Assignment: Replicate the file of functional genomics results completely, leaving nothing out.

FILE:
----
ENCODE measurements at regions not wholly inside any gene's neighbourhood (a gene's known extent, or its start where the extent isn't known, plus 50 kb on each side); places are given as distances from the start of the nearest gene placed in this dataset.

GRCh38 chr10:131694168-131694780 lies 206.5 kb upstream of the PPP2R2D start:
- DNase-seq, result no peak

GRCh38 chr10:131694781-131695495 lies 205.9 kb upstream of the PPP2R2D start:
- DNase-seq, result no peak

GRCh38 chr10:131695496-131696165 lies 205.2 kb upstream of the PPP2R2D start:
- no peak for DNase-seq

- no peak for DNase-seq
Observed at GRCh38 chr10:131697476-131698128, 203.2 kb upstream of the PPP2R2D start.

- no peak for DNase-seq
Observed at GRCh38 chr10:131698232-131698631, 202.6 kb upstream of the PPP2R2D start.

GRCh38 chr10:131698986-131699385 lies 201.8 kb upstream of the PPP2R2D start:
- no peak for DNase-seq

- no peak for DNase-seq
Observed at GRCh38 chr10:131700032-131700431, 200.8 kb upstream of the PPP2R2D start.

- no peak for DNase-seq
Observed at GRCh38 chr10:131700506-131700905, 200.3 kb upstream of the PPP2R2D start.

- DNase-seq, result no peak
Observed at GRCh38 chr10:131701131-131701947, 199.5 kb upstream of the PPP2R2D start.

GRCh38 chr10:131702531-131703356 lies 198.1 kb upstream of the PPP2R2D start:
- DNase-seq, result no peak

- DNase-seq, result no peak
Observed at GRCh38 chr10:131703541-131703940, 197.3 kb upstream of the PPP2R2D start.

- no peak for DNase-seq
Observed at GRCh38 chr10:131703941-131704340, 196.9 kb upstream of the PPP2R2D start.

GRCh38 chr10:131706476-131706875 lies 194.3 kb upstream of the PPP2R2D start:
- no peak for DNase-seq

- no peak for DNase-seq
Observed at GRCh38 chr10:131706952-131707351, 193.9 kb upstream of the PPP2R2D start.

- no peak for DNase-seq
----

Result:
ENCODE measurements at regions not wholly inside any gene's neighbourhood (a gene's known extent, or its start where the extent isn't known, plus 50 kb on each side); places are given as distances from the start of the nearest gene placed in this dataset.

GRCh38 chr10:131694168-131694780 lies 206.5 kb upstream of the PPP2R2D start:
- DNase-seq, result no peak

GRCh38 chr10:131694781-131695495 lies 205.9 kb upstream of the PPP2R2D start:
- DNase-seq, result no peak

GRCh38 chr10:131695496-131696165 lies 205.2 kb upstream of the PPP2R2D start:
- no peak for DNase-seq

- no peak for DNase-seq
Observed at GRCh38 chr10:131697476-131698128, 203.2 kb upstream of the PPP2R2D start.

- no peak for DNase-seq
Observed at GRCh38 chr10:131698232-131698631, 202.6 kb upstream of the PPP2R2D start.

GRCh38 chr10:131698986-131699385 lies 201.8 kb upstream of the PPP2R2D start:
- no peak for DNase-seq

- no peak for DNase-seq
Observed at GRCh38 chr10:131700032-131700431, 200.8 kb upstream of the PPP2R2D start.

- no peak for DNase-seq
Observed at GRCh38 chr10:131700506-131700905, 200.3 kb upstream of the PPP2R2D start.

- DNase-seq, result no peak
Observed at GRCh38 chr10:131701131-131701947, 199.5 kb upstream of the PPP2R2D start.

GRCh38 chr10:131702531-131703356 lies 198.1 kb upstream of the PPP2R2D start:
- DNase-seq, result no peak

- DNase-seq, result no peak
Observed at GRCh38 chr10:131703541-131703940, 197.3 kb upstream of the PPP2R2D start.

- no peak for DNase-seq
Observed at GRCh38 chr10:131703941-131704340, 196.9 kb upstream of the PPP2R2D start.

GRCh38 chr10:131706476-131706875 lies 194.3 kb upstream of the PPP2R2D start:
- no peak for DNase-seq

- no peak for DNase-seq
Observed at GRCh38 chr10:131706952-131707351, 193.9 kb upstream of the PPP2R2D start.

- no peak for DNase-seq